BUT...what if the day job isn't the Backup Plan? What if you can be an accountant with a weekly singing gig and be happy?

A podcast I listened to recently made the case for the Parallel Job. As long as artists are creating art, we are not failures. Our day job is not what we've HAD to do to put food on the table--it's a parallel role, an additional plan we put into motion to enhance our lives.

And I might argue, that parallel job is necessary to artists. Even the creative brain needs to take a break now and then. Rest enables the creative ideas to bubble to the top, keeps the heart and mind from burning out. Working with numbers, with people, with objects allows our creativity to wander. And when it wanders, it sometimes picks up pretty rocks, interesting leaves, and a new idea or two.

The podcast also made a case for creating art for art's sake. So many authors are locked into a series or a genre because that's where their readers are so that's what they sell. Singers stay in their country/rock/jazz lane because every song has to reach for the top of the chart. Artists who find a niche (geometric cows, luminescent landscapes, splatter patterns) are encouraged to "paint more of that."

But maybe you don't always need to monetize your creativity. Maybe sometimes write something just for you. Sing a song for your baby. Put on a show for free. Do something that allows you to let go, feel the wind through your soul as you reach inside yourself and hitch it to the breeze. 

Keep the day job and do your art. Your success comes from juggling multiple tasks, from doing things to the best of your abilities, and from feeling the freedom that comes with self-expression.

Art, and life, are to be enjoyed. Get out there and enjoy them!

Sunday, August 13, 2023

I have no regrets

Y'all know one thing about me, and that is I'm a lady of a certain age...that age being older.

What you may not know is that I went to Las Vegas last weekend with three of my friends. We were having a farewell to one of the gals, who is moving out of the area. I'm not much of a Vegas baby. I'm too pale to enjoy the pools, and I don't gamble. The only things I like to do there are eat and go to shows. But I was happy and willing to spend a weekend with friends.

Vegas' motto is "What happens in Vegas stays in Vegas." Not when I come to town. I will confess all and feel no regrets.

NoMad Library Restaurant

Our weekend included shopping at fabulous stores, eating delish food, touring the Princess Diana Exhibit, ziplining down Fremont Street, and seeing the show, "Thunder From Down Under," where I ended up on stage with half-undressed young men. 

I'm pretty sure I know which one of those activities you want me to tell you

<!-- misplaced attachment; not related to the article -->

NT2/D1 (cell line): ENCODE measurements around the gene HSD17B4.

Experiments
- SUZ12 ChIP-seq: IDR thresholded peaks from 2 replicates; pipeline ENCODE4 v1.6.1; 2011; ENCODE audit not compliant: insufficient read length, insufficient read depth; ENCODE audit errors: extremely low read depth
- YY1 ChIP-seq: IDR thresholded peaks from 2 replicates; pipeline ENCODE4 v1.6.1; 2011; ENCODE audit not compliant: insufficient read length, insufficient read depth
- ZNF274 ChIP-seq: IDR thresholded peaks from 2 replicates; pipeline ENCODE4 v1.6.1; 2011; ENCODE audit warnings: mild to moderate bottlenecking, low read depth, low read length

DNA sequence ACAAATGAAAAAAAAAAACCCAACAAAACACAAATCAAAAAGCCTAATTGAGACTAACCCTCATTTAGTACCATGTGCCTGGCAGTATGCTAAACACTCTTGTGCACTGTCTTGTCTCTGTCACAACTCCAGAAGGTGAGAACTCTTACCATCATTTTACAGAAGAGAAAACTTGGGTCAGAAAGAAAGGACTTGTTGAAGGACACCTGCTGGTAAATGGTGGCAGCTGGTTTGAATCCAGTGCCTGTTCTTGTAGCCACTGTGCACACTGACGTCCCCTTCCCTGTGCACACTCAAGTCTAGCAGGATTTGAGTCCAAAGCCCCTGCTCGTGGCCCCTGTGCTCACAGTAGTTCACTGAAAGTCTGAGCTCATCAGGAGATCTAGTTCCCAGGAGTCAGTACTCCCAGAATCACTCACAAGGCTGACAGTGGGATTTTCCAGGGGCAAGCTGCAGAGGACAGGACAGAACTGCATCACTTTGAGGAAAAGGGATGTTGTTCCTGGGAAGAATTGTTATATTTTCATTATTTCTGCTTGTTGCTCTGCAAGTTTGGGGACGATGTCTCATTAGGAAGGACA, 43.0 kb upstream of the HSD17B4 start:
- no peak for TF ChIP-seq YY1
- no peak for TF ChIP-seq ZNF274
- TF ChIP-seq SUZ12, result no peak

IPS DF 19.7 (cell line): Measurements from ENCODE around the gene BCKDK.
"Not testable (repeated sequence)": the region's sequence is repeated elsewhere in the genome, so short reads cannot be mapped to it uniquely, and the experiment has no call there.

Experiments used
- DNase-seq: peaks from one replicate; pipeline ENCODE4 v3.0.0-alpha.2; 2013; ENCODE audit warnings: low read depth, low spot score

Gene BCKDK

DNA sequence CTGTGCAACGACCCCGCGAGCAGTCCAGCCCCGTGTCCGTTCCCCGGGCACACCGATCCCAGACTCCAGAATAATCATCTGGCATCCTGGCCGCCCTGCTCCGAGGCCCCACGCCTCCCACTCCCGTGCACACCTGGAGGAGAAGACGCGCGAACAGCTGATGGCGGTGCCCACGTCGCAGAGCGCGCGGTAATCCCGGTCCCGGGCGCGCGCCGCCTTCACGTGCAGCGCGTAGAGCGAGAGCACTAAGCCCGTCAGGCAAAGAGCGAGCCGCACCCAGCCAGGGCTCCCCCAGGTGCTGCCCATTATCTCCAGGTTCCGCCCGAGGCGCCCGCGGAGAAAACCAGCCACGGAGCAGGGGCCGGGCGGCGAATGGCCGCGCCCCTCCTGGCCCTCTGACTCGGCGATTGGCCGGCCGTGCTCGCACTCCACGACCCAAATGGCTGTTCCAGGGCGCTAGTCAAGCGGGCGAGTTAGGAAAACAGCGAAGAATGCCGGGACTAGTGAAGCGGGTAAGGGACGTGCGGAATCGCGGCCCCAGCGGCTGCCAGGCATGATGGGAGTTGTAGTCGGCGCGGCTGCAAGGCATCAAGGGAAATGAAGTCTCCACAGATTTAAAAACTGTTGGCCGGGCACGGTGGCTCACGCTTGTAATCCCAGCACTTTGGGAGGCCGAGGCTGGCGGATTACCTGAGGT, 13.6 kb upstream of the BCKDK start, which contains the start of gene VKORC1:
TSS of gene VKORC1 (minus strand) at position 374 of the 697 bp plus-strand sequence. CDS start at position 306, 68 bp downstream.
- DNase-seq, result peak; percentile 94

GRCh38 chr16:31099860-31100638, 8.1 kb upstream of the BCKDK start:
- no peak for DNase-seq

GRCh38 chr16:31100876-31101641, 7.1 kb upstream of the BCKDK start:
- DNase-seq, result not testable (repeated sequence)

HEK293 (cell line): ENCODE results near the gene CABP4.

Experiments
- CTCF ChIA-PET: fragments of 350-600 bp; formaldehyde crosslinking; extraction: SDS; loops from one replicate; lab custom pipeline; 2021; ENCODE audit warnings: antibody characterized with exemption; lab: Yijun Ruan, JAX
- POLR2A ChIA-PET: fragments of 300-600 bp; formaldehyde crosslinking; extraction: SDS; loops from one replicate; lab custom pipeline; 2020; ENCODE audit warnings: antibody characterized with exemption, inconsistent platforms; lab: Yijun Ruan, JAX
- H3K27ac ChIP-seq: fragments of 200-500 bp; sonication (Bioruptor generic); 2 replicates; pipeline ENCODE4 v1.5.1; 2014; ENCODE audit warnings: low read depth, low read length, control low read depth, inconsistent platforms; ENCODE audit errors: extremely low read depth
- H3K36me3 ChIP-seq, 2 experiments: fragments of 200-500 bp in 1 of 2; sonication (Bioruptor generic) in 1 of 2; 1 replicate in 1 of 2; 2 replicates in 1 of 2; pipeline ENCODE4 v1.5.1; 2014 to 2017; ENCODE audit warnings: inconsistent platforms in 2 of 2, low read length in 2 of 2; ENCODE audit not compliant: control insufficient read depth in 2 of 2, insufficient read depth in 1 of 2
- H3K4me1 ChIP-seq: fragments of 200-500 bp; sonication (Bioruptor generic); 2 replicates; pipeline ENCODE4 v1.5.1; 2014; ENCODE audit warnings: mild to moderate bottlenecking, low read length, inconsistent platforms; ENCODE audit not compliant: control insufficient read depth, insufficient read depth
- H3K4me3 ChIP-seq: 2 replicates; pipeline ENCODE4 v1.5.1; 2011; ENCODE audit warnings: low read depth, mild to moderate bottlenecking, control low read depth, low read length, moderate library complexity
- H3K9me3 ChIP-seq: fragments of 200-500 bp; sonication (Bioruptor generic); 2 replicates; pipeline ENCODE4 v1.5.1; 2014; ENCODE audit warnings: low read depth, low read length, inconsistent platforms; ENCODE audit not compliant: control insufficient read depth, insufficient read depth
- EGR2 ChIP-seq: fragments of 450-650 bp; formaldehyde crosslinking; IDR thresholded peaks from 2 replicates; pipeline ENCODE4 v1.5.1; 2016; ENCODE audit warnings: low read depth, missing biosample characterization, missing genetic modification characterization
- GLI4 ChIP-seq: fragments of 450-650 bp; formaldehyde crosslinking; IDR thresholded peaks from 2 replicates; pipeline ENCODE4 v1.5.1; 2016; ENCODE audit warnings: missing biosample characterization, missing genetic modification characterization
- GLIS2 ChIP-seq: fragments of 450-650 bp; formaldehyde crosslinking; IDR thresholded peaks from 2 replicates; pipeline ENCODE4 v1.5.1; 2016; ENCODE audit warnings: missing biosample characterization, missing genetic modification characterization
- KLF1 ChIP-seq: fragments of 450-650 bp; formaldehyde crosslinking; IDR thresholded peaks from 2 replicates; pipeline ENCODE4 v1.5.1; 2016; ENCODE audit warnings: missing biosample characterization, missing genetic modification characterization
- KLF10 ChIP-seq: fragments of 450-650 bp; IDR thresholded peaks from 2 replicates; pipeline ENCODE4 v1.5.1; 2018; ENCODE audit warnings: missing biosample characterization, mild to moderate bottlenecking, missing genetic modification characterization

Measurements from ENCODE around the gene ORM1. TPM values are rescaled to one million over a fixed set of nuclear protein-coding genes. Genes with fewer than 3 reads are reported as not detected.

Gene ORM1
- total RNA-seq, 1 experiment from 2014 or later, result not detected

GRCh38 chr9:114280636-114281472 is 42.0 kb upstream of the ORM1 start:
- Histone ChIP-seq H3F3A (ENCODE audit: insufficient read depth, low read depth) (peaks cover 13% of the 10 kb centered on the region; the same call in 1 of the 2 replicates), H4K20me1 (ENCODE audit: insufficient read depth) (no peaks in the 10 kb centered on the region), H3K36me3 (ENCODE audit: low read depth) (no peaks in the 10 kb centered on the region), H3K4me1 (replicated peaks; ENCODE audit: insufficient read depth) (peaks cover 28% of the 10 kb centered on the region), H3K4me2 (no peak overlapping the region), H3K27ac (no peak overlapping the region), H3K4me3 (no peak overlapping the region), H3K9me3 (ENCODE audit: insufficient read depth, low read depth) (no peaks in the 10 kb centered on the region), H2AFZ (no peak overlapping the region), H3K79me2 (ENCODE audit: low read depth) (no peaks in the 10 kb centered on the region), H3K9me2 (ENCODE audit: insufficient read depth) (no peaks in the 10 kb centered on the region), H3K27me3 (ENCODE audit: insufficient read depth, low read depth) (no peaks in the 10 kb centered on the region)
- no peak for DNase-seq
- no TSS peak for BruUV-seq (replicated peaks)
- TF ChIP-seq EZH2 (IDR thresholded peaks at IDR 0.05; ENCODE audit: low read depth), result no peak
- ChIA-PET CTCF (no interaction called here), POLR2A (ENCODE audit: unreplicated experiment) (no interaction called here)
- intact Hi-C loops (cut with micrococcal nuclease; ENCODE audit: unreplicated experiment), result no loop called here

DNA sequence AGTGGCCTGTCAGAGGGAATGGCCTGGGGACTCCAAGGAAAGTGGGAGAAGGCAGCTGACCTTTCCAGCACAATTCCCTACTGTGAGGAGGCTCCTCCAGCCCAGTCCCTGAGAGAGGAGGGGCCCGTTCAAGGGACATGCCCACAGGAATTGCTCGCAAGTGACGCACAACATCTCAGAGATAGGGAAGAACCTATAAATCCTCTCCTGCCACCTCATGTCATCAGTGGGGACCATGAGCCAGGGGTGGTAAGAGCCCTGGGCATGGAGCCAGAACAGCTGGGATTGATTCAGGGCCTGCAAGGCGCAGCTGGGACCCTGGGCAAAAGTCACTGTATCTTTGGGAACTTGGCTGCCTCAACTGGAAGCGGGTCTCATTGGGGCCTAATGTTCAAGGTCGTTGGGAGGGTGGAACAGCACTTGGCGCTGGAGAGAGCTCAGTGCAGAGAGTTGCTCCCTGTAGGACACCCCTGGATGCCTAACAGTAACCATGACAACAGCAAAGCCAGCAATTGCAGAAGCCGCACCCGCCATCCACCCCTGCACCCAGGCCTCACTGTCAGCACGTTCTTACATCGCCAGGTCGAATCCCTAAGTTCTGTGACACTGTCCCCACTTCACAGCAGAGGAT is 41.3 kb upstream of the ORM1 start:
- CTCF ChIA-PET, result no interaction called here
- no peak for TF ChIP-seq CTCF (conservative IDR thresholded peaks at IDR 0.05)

I wasn't excited about seeing Thunder, but I've never seen the show and I didn't want to complain. We were tucked into a lovely booth in the back of the theater where I figured the dancers would be far away.

Apparently, I was wrong. They like to include the whole room.

The show was as I expected--dancing, ripping off shirts, ripping off pants, etc. The audience was overwhelmingly filled with bachelorette parties and each lead dancer picked a young woman from the audience and did suggestive dance moves with her. Rinse and repeat.

I think I had just checked my watch when I saw the emcee come off the stage toward an older, white-haired woman. Her name was Judy and he asked her to accompany him. She declined. We tried to encourage her ("Ju-DEE! JU-DEE!) but she wasn't having it. So he smiled and said, "That's okay, Judy. I think I see someone else in the crowd who might accompany me this evening."

Then he wandered all the way to the back, all the way to our booth, and held his hand out to me. I could have said no, but my motto has always been, "Sure, I'm not doing anything else."

He ushered me to a tall-backed red velvet chair in the middle of the stage, wrapped a boa around my neck, and asked me if I wanted "an experience." My first thought was, "Thanks, I've had some." I mean, I'm not a nun, right? Then he asked, "Would you like the boys to dance for you?"

Oooohhhh. THAT'S what he meant.

The boys came out in shirts and pants, dancing to 70s disco music. It's so cute they think that was my era. At some point the shirts came off and they kept dancing. Every once in awhile they'd come over to me and smile and I'd smile back and it was just a very smiley kind of thing. 

At some point I noticed they weren't on the stage anymore but the emcee was. He faced me and put my hands on his tush. I didn't squeeze but I did hold. Then he turned away from me and stood in front of me with his hands away from his sides.

I'm such a dork. I didn't know what he wanted me to do. At last, I held my arms out between his waist and his arms, my palms extended in an "I'm clueless" pose. I guess that was the right thing to do because he took my right hand and ran it down his chest, into his pants. Not too far, though. There are laws about that.